March 17th, 2008 5:33 pm | by JAY HORTON Music | Posted In: Columns, Live Cuts, Columns, Columns

KMRIA at Biddy McGraw's, Sunday, March 16, 2008

KMRIA"... the pub where I was born."

All-star cover bands that gig annually don't, believe it or not, practice much more often. And, after Sunday's marathon rehearsal, Pogues-channeling supergroup KMRIA decided to play an unannounced show the evening before its Crystal Ballroom spectacular. For those few dozen celebrants crowding a sleepy northeast bar, it was a sort of St. Patrick's Day miracle.

A smoky, old wood, Powers & Guinness pub that need not advertise its Irishness—the tourists mobbing Kell's all weekend would be appalled—Biddy McGraw's attracts an enviable blend of neighborhood twenty-somethings and lightly accented émigrés. And, this St. Patrick's Day eve, the small venue remained half-capacity even as friends of the band and just-alerted acolytes trickled in. KMRIA features the Decemberists' Jenny Conlee and Chris Funk on accordion and mandolin, respectively; Amelia's Jesse Emerson on bass; the Eels/Everest's Derek Brown on drums; Hanz Araki on tin-whistle; and Ezra Holbrook and Casey Neill trading guitar and vocal duties (Brown flew up from Los Angeles for the weekend but past mainstay Scott McCaughey unaccountably remained on tour with REM). None of which would've meant anything to Biddy's aging regulars—even if the band had introduced themselves. But, as they launched into a hurtling "Bottle of Smoke", it didn't really matter.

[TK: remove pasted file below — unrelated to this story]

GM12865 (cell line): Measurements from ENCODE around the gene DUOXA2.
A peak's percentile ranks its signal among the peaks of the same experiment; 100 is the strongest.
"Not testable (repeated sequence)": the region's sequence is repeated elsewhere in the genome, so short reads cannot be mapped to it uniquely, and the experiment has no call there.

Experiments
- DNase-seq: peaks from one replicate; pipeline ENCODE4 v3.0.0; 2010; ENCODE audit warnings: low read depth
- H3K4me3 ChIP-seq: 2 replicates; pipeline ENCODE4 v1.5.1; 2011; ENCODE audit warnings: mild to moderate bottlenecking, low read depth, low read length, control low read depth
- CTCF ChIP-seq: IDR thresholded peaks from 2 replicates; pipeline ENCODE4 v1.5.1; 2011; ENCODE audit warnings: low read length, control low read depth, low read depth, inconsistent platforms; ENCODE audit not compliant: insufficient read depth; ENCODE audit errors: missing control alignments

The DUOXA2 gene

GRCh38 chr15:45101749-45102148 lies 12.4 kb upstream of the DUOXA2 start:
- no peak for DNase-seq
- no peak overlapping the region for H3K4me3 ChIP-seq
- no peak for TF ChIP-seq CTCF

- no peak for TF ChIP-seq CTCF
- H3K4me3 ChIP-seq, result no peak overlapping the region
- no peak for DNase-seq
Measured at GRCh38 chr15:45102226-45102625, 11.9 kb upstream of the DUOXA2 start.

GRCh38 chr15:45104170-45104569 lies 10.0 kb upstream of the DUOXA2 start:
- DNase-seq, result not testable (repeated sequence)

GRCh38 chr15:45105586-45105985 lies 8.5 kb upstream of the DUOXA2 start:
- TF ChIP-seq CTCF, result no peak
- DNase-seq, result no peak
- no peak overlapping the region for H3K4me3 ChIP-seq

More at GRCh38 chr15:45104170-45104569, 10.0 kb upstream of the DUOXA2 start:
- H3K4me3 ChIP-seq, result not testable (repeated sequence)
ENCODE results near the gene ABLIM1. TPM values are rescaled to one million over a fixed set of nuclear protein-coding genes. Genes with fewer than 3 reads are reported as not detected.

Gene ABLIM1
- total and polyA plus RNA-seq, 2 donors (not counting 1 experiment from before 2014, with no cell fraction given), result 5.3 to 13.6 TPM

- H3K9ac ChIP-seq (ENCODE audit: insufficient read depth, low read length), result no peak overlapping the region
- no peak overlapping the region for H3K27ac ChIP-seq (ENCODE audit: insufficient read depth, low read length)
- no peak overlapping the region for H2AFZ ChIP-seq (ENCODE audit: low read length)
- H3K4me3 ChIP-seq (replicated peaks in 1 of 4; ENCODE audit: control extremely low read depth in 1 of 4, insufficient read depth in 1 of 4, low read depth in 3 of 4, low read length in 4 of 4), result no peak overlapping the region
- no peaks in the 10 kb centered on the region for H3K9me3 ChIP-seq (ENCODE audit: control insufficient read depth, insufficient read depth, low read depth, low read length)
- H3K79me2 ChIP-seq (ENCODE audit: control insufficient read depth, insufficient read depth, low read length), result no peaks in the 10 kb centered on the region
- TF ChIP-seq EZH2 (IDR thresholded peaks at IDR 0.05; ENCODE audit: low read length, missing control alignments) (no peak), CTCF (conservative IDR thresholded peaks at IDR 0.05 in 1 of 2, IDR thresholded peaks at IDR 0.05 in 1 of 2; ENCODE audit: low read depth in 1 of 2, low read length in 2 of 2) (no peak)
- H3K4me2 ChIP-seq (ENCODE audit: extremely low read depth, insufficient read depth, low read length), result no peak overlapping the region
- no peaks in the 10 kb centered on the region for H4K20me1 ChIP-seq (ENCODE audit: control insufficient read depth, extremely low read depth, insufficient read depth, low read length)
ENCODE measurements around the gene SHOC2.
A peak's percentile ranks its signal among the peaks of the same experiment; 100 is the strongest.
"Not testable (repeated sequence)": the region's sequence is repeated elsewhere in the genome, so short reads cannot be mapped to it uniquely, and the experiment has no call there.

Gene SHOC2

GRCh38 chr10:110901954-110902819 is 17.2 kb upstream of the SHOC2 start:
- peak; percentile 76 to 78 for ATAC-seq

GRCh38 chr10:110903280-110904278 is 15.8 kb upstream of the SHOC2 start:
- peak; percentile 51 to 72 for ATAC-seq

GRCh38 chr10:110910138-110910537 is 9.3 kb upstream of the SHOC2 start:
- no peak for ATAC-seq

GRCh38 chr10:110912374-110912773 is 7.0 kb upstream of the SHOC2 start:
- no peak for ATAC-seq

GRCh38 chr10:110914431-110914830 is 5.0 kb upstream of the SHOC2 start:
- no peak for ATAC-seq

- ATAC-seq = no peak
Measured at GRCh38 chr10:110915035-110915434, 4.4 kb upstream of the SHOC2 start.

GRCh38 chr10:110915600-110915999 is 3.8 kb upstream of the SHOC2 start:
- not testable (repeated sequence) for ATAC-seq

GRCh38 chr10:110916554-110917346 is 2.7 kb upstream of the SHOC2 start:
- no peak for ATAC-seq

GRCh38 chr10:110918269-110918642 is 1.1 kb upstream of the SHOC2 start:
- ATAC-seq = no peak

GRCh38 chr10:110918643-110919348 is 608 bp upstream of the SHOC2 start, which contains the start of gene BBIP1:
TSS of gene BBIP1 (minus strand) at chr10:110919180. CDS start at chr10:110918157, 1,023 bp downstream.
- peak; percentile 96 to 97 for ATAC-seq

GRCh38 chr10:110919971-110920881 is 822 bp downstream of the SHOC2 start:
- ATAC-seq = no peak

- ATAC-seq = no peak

The Pogues' peculiar blend of boozy lyricism, punk abandon and intricate musicianship provide unique challenges—Shane MacGowan's subsequent group the Popes never quite managed the trick—and, playing just once or twice a year, KMRIA's mastery of the songbook beggars reason. They played a shortened, hit-centric set-list—ignoring EP material and, perhaps, over-indulging the Pogues' later albums—as a handful of revelers threw themselves toward spastic jigs (lasses from an Irish dance team kicked out a rather more studied routine during Araki's instrumental). The tunes lend themselves to drunken singalongs, and every soul at the bar seemed to know the words—crowd switching, as one, to raucous falsetto for Kirsty MacColl's lyrics during the "Fairytale of New York" encore.

For true believers, the Pogues hold an almost mystical sway—transcendent powers rivaling whiskey—and those careening 'round the stout-doused dance floor kept looking to one another in giddy disbelief, as if Shane himself had suddenly crashed their party and taken the mic. Except, these days, KMRIA may do the songs more credit.


K.M.R.I.A. rings in St. Paddy's Day tonight with My Life in Black and White at Crystal Ballroom 9 pm. $10. 21+.

Kiss My Royal Irish ArseSpace

Photos: by Chris Keller.
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